Headed to a business meeting, I was recently delayed at the door of Cook County’s huge juvenile detention center. A man in front of me was slowing things down by walking through the X-ray machine carrying keys and other metal objects on him. I was puzzled that no one seemed especially annoyed, until I spotted the Buzz Lightyear lunchbox he had placed on the conveyor belt. When intellectual disabilities are that obvious and childlike, even gruff sheriff’s deputies and the embattled relatives of incarcerated youth are generally patient and kind.
Intellectual disability does not always manifest itself so harmlessly. Nor is there always a clear boundary between normal function and cognitive impairment. That same detention center houses many young people suffering from a variety of intellectual limitations—limitations which may have contributed to their crimes.
Such limitations pose practical difficulties for detention center staff, who must supervise, care for and protect these young men and women in a tough environment. Detained youth with low IQs do not always understand facility rules. They may need simple and immediate rewards and punishments to behave appropriately. Living in such close quarters, they may irritate other detained youth. They become easy targets for bullying. They may also impulsively lash out, sometimes with tragic results. This is a widespread challenge in both adult and juvenile corrections across the country.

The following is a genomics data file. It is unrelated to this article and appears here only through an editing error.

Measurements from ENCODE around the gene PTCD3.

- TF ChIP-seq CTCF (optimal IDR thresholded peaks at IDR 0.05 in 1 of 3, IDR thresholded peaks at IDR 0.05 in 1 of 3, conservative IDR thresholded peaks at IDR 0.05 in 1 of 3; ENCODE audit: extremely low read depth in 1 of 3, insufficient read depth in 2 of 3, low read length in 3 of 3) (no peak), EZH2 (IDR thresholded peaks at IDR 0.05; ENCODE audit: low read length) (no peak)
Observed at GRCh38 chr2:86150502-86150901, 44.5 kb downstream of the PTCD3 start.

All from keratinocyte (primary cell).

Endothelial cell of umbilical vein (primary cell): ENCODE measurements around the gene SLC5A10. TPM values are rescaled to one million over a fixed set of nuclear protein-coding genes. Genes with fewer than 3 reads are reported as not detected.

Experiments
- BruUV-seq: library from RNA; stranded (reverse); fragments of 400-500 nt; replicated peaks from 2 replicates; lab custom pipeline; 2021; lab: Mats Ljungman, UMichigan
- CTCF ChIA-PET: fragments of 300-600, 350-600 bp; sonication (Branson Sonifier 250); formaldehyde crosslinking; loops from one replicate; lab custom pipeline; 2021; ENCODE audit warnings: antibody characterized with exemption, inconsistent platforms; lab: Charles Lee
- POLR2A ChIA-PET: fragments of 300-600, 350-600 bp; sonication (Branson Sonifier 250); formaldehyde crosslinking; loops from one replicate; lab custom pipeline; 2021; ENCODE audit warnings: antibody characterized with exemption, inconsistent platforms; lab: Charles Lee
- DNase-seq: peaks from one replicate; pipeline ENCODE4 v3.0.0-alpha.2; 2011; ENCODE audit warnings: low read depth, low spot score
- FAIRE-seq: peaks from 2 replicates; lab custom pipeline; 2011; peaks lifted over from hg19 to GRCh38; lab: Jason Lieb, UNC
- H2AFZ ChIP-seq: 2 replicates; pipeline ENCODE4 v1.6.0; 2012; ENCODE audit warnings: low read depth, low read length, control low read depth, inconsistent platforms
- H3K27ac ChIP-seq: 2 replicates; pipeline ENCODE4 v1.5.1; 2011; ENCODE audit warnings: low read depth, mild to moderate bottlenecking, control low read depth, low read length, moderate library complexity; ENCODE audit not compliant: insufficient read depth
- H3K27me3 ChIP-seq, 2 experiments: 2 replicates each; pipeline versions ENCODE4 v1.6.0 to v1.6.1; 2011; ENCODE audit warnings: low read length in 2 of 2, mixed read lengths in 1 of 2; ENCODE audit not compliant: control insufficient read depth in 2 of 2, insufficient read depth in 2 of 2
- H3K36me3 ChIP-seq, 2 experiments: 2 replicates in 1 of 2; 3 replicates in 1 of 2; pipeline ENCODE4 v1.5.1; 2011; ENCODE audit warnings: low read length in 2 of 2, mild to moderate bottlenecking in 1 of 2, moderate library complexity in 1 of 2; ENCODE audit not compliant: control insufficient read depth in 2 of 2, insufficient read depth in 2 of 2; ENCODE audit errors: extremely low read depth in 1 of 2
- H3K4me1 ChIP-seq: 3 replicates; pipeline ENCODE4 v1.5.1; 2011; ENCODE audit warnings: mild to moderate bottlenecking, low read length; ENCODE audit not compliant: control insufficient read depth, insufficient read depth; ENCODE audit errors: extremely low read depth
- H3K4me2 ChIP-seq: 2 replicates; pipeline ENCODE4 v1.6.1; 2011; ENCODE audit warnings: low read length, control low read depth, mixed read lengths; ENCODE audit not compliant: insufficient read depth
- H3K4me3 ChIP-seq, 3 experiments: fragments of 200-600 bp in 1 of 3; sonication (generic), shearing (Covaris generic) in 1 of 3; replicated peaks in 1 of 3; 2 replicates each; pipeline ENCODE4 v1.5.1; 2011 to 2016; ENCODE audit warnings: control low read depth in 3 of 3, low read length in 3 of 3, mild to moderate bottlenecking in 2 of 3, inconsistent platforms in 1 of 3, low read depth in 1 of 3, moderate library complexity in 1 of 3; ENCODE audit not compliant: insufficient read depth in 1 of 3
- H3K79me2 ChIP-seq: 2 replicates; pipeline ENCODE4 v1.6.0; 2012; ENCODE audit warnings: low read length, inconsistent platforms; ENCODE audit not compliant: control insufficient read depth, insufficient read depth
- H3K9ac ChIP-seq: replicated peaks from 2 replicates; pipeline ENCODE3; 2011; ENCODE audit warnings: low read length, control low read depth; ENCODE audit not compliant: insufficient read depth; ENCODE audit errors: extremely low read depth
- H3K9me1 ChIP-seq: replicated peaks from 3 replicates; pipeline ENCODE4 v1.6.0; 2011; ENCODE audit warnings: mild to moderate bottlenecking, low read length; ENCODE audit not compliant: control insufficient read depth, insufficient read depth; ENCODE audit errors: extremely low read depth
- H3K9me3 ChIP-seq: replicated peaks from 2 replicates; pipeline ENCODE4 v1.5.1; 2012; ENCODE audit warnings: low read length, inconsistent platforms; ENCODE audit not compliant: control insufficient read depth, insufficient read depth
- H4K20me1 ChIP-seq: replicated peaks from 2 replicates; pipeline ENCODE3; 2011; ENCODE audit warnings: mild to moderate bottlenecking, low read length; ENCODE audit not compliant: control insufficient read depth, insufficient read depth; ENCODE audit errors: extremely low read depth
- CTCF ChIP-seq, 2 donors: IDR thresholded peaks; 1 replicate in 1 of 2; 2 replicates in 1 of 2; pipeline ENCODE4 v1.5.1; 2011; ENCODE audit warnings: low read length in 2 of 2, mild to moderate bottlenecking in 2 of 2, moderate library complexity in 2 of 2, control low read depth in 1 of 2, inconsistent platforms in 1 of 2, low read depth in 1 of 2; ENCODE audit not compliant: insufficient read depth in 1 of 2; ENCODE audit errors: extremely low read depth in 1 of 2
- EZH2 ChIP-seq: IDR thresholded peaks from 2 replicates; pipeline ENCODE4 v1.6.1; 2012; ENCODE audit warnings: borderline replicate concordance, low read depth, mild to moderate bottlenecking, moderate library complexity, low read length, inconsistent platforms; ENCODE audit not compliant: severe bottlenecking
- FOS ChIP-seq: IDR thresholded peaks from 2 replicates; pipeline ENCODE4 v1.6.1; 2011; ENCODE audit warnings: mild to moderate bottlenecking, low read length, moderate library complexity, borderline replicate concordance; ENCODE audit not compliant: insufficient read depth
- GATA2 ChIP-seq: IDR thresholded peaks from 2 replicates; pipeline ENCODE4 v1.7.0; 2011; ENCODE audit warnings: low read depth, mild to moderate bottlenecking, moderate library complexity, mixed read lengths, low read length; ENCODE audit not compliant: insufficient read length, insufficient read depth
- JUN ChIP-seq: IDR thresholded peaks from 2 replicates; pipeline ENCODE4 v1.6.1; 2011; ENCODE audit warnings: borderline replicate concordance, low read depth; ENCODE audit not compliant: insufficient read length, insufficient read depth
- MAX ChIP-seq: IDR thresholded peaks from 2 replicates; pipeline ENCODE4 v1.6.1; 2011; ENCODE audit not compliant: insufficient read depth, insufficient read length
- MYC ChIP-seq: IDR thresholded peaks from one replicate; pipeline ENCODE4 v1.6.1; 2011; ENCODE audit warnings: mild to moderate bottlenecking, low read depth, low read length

Which brings me to the ugliest, utterly unrehearsed outburst in last night’s Republican debate.
This outburst didn’t come from a candidate or from some media talking head. It came from the partisan crowd interrupting NBC reporter Brian Williams as he asked the following question:
Governor Perry, a question about Texas. Your state has executed 234 death row inmates, more than any other governor in modern times. Have you…
At that moment, the audience erupted in spontaneous applause. Williams continued:
Have you struggled to sleep at night with the idea that any one of those might have been innocent?
No, sir. I’ve never struggled with that at all. The state of Texas has a very thoughtful, a very clear process in place of which—when someone commits the most heinous of crimes against our citizens, they get a fair hearing, they go through an appellate process, they go up to the Supreme Court of the United States, if that’s required…
The crowd cheered again. The video provides the full effect.
The progressive Twitter-sphere quickly ignited with references to one particularly appalling case, that of Cameron Todd Willingham, which rebuts virtually every particular in Perry’s response. Brilliant reporting by The New Yorker’s David Grann, establishes that Willingham was wrongfully convicted of a crime he probably did not commit—indeed, that no one committed. Governor Perry had an opportunity to address the case’s obvious irregularities. Perry chose not to, and Willingham was put to death.
I think prosecutors and other officials sincerely believed that Willingham had brutally murdered his young children by setting his house on fire. Yet as Alan Dershowitz noted long ago, it’s easier to convict someone you’re convinced is guilty by cutting a few corners than it is to win the same conviction by doing things right. Such shortcuts are more common in the American justice system than we care to admit. Most of the time, the defendants are guilty. Not always.